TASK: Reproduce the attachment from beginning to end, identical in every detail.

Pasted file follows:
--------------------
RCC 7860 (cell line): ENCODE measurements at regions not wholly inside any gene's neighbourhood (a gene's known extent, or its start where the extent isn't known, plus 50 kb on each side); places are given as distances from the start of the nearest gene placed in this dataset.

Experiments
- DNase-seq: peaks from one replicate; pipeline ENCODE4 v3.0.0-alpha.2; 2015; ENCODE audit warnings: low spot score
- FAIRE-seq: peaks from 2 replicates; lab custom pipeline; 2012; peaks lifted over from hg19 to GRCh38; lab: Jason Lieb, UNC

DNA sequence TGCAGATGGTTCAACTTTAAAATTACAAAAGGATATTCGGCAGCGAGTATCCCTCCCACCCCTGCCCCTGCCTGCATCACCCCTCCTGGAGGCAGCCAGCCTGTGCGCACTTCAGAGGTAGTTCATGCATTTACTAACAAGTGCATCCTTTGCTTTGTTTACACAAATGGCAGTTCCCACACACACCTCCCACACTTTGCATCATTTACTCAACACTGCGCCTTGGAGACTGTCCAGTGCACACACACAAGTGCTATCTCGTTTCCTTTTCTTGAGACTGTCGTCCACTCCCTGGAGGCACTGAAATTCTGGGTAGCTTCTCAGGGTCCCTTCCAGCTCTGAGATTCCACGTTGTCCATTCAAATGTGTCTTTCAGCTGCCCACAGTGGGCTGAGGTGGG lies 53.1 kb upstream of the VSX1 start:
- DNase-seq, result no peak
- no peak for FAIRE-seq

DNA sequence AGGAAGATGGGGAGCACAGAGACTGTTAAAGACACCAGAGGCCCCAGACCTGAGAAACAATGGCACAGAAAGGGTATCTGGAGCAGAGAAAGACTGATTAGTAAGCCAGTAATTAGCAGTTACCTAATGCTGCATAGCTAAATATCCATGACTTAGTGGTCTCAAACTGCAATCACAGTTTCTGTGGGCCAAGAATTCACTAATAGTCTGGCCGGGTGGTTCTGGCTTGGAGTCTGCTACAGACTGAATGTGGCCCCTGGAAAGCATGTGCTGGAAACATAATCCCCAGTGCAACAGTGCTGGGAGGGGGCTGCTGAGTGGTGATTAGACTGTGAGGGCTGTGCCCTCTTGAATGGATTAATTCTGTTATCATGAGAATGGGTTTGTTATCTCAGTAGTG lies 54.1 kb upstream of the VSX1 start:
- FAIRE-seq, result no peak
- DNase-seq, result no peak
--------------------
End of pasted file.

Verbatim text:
RCC 7860 (cell line): ENCODE measurements at regions not wholly inside any gene's neighbourhood (a gene's known extent, or its start where the extent isn't known, plus 50 kb on each side); places are given as distances from the start of the nearest gene placed in this dataset.

Experiments
- DNase-seq: peaks from one replicate; pipeline ENCODE4 v3.0.0-alpha.2; 2015; ENCODE audit warnings: low spot score
- FAIRE-seq: peaks from 2 replicates; lab custom pipeline; 2012; peaks lifted over from hg19 to GRCh38; lab: Jason Lieb, UNC

DNA sequence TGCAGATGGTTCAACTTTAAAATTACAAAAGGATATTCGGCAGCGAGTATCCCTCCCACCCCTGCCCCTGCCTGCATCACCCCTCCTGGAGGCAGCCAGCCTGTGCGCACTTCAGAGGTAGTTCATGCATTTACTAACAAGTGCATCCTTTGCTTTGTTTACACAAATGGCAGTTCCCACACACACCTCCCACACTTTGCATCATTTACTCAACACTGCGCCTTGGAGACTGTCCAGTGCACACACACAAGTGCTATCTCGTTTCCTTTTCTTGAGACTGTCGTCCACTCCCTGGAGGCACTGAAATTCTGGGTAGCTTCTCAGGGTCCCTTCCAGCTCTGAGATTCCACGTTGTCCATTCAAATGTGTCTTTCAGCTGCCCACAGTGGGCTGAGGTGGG lies 53.1 kb upstream of the VSX1 start:
- DNase-seq, result no peak
- no peak for FAIRE-seq

DNA sequence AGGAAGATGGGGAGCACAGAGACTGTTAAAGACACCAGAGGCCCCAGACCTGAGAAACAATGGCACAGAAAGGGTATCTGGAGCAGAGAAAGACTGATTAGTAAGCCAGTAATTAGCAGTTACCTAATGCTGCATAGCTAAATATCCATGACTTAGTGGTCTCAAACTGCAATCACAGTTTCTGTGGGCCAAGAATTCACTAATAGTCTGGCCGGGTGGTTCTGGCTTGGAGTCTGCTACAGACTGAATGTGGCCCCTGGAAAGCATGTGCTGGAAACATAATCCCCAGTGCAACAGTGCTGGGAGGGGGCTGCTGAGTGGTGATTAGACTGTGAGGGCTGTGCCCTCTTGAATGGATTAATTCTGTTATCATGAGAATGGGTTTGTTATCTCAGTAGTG lies 54.1 kb upstream of the VSX1 start:
- FAIRE-seq, result no peak
- DNase-seq, result no peak